The next transportation revolution relies on the availability and sophisticated processing and interpretation of extensive transportation data. The first bottleneck, data collection, is no longer a challenge. If anything, we now have a massive amount of transportation data, including data on driver behavior, traffic, weather, accidents, vehicle messages, traffic signals and road characteristics. Our next challenge is how to make such data accessible to researchers and to transportation regulation agencies, and how we make sense of the data, to gain insight for future transportation research, the development of connected and automated vehicle systems, and regulations and guidelines in response to new transportation systems.
This project, led by Carol Flannagan of the U-M Transportation Research Institute, will create a data ecosystem in a high-performance computing environment to understand driver behavior, and demonstrate its value through its application to a practical research issue and the development of a specific set of analytical methods. First, the research team will build the data ecosystem on a parallel, distributed computing platform that is optimized to support a variety of Big Data analytical methods and data integration across a variety of data sources, empowering researchers and transportation agencies. The team will then demonstrate the value of the data ecosystem by developing a database of rare or unusual traffic events and a rich and natural simulation environment for such events. It is often ineffective for technology developers and regulators to test designs and regulations in response to certain rare transportation events through road tests, because these rare events are, well, rare. An enriched simulation setup will allow much more effective testing. The research team will also develop methods to integrate Information collected by different sensors, with different levels of details and quality, and across different time scales. Success of such method development not only proves the value of a particular data ecosystem, but also has broad implications in the advancement of data-intensive research in many fields because the integration of signals of different origins, qualities, levels of details and time scales is a challenge that faces researchers in many fields such as patient data analysis and social media data analysis.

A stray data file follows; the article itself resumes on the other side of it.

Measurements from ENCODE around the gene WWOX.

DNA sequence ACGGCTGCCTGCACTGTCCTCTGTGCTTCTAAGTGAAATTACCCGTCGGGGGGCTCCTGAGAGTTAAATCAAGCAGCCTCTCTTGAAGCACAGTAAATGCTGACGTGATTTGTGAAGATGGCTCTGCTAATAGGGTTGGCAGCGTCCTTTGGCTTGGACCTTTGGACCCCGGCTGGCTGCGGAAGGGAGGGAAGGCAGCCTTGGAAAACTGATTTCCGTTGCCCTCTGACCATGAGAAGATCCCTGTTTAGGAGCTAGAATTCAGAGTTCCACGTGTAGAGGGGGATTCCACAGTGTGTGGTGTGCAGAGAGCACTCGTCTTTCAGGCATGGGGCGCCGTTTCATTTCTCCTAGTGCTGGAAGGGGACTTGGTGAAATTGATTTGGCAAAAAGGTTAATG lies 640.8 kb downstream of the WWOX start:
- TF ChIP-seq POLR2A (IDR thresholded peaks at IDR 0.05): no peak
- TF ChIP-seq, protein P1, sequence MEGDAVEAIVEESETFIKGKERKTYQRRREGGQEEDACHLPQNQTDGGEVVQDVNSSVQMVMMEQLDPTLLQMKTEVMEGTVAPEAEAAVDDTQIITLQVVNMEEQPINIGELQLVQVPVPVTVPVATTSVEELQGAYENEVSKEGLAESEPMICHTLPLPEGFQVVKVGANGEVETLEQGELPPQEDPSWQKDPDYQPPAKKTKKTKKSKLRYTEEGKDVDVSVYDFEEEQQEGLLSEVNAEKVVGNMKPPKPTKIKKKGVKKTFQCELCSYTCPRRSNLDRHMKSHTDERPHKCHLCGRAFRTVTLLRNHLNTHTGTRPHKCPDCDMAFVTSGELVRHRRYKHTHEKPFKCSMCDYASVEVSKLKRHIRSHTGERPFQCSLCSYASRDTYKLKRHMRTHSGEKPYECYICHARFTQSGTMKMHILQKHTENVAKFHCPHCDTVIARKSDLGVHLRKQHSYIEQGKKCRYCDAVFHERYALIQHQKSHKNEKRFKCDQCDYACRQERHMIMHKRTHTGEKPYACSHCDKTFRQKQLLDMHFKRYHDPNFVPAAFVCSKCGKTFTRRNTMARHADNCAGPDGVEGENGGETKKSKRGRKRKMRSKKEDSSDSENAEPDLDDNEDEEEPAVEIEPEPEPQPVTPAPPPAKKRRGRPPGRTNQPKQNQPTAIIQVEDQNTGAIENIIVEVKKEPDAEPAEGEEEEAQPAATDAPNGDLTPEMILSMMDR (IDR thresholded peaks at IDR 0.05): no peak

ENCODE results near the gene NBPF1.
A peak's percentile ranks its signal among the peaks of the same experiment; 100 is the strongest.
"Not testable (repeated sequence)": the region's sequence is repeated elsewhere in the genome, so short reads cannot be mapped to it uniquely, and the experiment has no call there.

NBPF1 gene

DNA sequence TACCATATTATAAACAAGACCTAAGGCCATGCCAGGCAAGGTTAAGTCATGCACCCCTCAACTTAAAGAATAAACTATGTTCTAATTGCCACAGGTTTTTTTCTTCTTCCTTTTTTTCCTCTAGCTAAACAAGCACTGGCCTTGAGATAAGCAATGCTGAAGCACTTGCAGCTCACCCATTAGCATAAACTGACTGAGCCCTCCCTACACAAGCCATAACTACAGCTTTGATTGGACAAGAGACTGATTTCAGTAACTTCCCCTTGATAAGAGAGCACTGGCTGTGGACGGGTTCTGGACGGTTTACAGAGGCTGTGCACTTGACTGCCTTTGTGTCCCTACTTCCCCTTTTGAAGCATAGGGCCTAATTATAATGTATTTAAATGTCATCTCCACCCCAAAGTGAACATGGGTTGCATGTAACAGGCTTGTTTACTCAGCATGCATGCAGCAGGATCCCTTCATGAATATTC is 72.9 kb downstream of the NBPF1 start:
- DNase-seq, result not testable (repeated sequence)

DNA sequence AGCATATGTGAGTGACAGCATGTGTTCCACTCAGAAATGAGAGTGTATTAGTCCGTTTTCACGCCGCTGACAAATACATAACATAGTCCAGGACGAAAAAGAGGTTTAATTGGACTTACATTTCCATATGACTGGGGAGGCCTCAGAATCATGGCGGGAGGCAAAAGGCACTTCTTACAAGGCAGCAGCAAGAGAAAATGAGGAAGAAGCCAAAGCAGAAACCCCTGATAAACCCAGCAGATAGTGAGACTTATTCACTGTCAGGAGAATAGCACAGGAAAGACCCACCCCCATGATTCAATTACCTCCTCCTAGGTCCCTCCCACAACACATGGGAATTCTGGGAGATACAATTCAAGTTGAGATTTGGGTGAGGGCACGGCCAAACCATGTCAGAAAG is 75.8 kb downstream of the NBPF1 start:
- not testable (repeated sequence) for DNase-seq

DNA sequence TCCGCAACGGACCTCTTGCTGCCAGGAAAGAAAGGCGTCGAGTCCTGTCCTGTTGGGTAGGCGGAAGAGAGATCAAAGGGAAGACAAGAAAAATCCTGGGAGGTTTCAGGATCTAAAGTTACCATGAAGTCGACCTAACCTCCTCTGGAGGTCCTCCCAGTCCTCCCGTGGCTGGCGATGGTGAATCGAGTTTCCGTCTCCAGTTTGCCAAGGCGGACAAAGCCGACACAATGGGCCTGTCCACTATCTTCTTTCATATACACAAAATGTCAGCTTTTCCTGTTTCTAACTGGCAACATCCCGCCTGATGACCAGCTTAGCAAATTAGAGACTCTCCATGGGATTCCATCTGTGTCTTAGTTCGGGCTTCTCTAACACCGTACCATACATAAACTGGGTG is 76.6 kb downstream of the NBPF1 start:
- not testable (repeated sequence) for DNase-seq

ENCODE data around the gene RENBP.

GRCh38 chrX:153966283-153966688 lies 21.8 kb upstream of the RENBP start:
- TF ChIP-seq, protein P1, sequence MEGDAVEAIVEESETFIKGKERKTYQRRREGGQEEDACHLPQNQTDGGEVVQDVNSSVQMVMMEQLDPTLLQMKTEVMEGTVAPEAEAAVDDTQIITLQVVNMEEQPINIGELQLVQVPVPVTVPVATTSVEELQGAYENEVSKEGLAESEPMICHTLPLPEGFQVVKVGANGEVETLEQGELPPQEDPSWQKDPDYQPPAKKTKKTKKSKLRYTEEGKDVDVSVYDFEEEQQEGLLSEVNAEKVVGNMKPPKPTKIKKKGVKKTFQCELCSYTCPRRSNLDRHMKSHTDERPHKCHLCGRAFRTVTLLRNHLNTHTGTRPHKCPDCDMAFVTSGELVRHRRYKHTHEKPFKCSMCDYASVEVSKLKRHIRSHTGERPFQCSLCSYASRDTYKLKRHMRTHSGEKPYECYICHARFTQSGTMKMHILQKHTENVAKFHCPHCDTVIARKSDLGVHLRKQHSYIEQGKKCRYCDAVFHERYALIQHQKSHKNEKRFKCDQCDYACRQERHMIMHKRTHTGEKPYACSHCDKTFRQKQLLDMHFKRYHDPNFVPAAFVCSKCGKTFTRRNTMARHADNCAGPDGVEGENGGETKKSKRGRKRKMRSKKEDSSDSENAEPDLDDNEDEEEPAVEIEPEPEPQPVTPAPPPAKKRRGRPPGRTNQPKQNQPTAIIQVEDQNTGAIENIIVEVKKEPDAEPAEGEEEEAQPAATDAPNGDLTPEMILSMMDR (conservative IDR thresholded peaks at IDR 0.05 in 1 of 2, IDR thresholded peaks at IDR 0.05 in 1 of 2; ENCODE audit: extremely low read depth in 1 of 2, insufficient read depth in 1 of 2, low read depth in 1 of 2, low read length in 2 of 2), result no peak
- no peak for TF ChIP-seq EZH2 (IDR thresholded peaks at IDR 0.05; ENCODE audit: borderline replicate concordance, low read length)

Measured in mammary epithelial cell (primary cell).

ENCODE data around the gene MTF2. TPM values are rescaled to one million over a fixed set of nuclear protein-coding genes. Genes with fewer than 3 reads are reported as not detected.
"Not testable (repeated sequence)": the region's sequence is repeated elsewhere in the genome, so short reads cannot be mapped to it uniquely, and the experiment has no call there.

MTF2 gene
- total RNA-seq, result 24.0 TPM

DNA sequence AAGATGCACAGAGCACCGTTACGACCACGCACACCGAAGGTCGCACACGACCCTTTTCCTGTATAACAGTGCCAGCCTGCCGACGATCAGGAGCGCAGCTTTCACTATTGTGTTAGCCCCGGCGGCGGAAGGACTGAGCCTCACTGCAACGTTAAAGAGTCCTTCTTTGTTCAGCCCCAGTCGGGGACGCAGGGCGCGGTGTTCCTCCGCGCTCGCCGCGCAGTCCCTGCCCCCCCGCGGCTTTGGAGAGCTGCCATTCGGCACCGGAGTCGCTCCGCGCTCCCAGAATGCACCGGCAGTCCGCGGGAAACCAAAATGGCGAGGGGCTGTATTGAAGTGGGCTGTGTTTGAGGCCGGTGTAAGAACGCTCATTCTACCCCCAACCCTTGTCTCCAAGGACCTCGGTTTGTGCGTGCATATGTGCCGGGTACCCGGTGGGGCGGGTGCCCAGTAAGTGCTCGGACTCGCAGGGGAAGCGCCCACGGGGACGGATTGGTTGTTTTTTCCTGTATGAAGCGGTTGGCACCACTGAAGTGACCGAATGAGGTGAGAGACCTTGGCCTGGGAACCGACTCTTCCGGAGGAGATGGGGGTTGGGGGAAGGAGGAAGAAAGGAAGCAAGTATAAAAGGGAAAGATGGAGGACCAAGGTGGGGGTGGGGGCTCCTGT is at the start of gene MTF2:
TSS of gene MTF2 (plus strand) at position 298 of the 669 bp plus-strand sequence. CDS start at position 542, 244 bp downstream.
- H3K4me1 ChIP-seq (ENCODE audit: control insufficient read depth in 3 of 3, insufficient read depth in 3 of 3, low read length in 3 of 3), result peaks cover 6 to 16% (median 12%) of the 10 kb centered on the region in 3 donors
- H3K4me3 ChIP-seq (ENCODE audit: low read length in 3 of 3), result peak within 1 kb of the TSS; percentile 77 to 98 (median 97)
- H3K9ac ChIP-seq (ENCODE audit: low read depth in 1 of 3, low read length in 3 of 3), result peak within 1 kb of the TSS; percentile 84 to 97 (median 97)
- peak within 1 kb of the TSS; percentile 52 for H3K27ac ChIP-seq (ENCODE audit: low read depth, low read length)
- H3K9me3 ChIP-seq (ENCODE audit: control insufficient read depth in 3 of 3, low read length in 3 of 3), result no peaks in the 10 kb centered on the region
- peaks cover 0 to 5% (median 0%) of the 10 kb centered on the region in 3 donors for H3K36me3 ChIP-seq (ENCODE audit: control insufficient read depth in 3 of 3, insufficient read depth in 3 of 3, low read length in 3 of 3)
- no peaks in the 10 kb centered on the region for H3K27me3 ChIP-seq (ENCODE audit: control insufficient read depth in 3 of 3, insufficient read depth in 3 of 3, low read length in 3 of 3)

The research team include researchers from the School of Public Health, College of Engineering, U-M Dearborn, College of Literature, Science and the Arts, UMTRI, and the Institute for Social Research, a perfect combination of expertise to carry out the proposed multi-disciplinary research.
- Carol Flannagan’s slides (PDF) from the Midwest Big Data Hub Transportation Symposium held on the U-M campus in June 2017
Carol A. Flannagan, Principal Investigator, U-M Transportation Research Institute
Michael R. Elliott, Biostatistics
Robert Hampshire, Ford School of Public Policy
H.V. Jagadish, Computer Science and Engineering
Judy Jin, Industrial and Operations Engineering
Jason Mars, Computer Science and Engineering
Aditi Misra, UM Transportation Research Institute
Yi Lu Murphey, Electrical and Computer Engineering, UM-Dearborn
Kerby Shedden, Department of Statistics
Lingjia Tang, Computer Science and Engineering
Kristine Witkowski, Institute for Social Research
- The team has secured further funding from Toyota Research Institute, Ford Alliance and ZF.
- The team has piloted a video and location analytic system for driver behavior, scene recognition and object detection. The system is deep-neural-network based, fast and scalable, and accepts intuitive queries.
- The team has developed a novel streaming data methodology for analyzing driver behavior using high frequency sensor data.
- The team has developed methods to improve the representativeness of non-probability samples by comparison with probability samples.
- The team has developed a number of Machine Learning algorithms to detect distracted driving and driver fatigue based on vehicle kinematics and video data.
The team has set up a baseline computing system for running computer vision algorithms on driving data and sensor data. We have run an object-detection algorithm on a subset of the data and are working on speed processing and optimizing the data videos. In addition, the team is refining methods to produce nationally representative results from the analysis of Safety Pilot data, and identify feature-specific (such as safety) epochs in the data for further analysis.
The next steps include further experiments to speed up video analyses, experiments in improved GPS privacy algorithms, and additional applications. The data and algorithms will be available to the U-M community next year. (July 2017)